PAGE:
Breakthrough in High-strength but Ductile Ordered Intermetallic Alloys
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The strength-ductility trade-off has always been a dilemma in materials science. The higher the strength of a material, the less the ductility and toughness, meaning that strong materials tend to be less deformable or stretchable without fracture. Professor Liu Chain-tsuan, University Distinguished Professor in the College of Engineering and Senior Fellow of the Hong Kong Institute for Advanced Study (HKIAS) at CityU, together with his team member Dr Yang Tao, Assistant Professor in the Department of Materials Science and Engineering, has developed a novel alloy design strategy to overcome this challenge, paving the way for fabricating materials for operating in extreme temperatures and aerospace systems.
“Most conventional alloys comprise one or two major elements, such as nickel and iron,” Professor Liu explained. “However, by adding aluminium and titanium to form massive precipitates in an iron-cobalt-nickel (FeCoNi)-based alloy, we found a significant increase in both strength and ductility.”
In the prestigious scientific journal Science, they reported that their high-entropy alloy had a superior strength of 1.5 gigapascals, which is five times stronger than FeCoNi based-alloys, and had ductility as high as 50% in tension at ambient temperature.
They also found that adding multicomponent intermetallic nanoparticles can greatly enhance plastic deformation stability, avoiding the common problem of early necking fracture.
Professor Liu believed this innovative strategy would allow the development of alloys that can perform well in temperatures ranging from -200°C to 1000°C, thus providing a good base for developing new cryogenic devices, as well as aircraft and high temperature systems, such as aeronautical engineering applications.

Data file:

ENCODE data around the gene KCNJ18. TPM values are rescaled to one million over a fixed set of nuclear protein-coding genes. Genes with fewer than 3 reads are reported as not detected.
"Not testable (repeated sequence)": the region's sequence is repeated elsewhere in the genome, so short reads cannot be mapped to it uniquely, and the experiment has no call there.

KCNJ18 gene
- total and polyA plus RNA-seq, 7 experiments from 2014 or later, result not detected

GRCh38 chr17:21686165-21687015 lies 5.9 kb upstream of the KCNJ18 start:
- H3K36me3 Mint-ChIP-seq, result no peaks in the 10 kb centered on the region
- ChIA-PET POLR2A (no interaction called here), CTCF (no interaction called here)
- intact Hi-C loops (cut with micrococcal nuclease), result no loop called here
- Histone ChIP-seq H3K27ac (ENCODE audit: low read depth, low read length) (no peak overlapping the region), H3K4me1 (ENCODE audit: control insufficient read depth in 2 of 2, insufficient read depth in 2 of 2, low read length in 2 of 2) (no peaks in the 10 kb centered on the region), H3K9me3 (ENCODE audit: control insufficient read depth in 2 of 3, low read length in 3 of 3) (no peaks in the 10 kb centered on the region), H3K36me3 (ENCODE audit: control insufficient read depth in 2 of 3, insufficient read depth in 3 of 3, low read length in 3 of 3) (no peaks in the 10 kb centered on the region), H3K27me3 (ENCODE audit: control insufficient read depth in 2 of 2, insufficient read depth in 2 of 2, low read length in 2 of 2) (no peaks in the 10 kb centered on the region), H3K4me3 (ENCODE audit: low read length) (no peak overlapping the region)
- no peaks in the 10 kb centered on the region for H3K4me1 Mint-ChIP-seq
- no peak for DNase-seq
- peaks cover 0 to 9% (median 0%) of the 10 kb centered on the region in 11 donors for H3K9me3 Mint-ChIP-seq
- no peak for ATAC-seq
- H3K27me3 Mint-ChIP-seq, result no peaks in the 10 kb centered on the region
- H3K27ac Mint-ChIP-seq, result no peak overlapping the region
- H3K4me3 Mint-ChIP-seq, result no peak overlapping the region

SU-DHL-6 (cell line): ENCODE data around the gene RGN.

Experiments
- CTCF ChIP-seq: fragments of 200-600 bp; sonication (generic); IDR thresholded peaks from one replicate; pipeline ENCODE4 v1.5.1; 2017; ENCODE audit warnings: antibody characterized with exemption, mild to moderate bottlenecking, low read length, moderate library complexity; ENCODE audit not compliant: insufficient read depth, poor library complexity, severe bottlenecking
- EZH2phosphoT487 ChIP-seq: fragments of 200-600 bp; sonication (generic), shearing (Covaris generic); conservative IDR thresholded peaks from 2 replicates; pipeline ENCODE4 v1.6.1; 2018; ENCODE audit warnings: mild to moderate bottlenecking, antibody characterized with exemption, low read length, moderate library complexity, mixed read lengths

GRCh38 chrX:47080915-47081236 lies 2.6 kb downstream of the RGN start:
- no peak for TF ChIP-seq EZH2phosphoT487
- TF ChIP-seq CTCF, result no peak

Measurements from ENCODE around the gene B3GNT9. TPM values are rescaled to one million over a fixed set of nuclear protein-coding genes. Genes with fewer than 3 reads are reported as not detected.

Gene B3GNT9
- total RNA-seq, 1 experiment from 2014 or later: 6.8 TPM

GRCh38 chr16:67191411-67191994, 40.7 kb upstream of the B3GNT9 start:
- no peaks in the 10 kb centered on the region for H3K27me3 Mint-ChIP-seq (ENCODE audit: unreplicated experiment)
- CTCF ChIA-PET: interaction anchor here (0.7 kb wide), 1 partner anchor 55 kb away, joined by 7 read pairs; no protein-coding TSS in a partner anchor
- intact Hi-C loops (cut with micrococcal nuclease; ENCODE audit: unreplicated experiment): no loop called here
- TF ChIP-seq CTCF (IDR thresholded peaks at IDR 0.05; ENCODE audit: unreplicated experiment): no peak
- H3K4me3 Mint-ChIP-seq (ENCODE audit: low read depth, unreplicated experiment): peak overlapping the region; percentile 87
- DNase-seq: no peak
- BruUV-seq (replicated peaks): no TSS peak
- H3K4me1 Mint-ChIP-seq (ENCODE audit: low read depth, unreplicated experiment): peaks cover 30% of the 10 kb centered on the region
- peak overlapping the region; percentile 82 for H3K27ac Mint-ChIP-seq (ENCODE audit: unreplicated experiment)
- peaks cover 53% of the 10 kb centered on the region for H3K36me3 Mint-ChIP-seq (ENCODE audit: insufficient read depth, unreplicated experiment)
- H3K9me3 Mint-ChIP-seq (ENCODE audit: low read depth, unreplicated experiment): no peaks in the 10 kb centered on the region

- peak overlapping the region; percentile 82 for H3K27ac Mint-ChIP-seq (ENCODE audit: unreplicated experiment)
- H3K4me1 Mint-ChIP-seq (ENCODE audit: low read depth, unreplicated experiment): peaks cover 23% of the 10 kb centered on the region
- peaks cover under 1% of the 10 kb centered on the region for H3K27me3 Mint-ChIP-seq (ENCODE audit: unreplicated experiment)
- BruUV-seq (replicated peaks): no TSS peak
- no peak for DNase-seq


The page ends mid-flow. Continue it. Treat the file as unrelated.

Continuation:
In their other research also reported in Science recently, they revealed a new way to resolve the strength-ductility trade-off effectively by forming disordered nanoscale layers at grain boundaries in ordered intermetallic alloys.
By adding 1.5 to 2.5 atomic percent of boron to an intermetallic alloy, they found that distinctive nanoscale layers were formed between the orderly packed grains in the alloy. “This serves as a buffer zone between adjacent grains, which enables plastic-deformation extensively at the grain boundaries, resulting in the large tensile ductility at an ultra-high yield strength level,” said Dr Yang, who is the first author of the research.
With nanolayers formed at the grain boundaries, the alloy showed an ultra-high yield strength of 1.6 gigapascals, with tensile ductility of 25% at ambient temperature. It also maintained the alloy’s strength with excellent thermal stability at high temperature.
“The discovery of this disordered nanolayer in the alloy will have an impact on the development of high-strength materials in the future, such as structural materials for applications in high-temperature settings, like aerospace, aeronautics, nuclear power and chemical engineering,” said Professor Liu.
Professor Liu, Dr Yang and the team will continue to work on ultra-high strength steels, multicomponent high-entropy alloys, lightweight materials, and nanostructured materials for various applications.
This research article originated from CityU RESEARCH.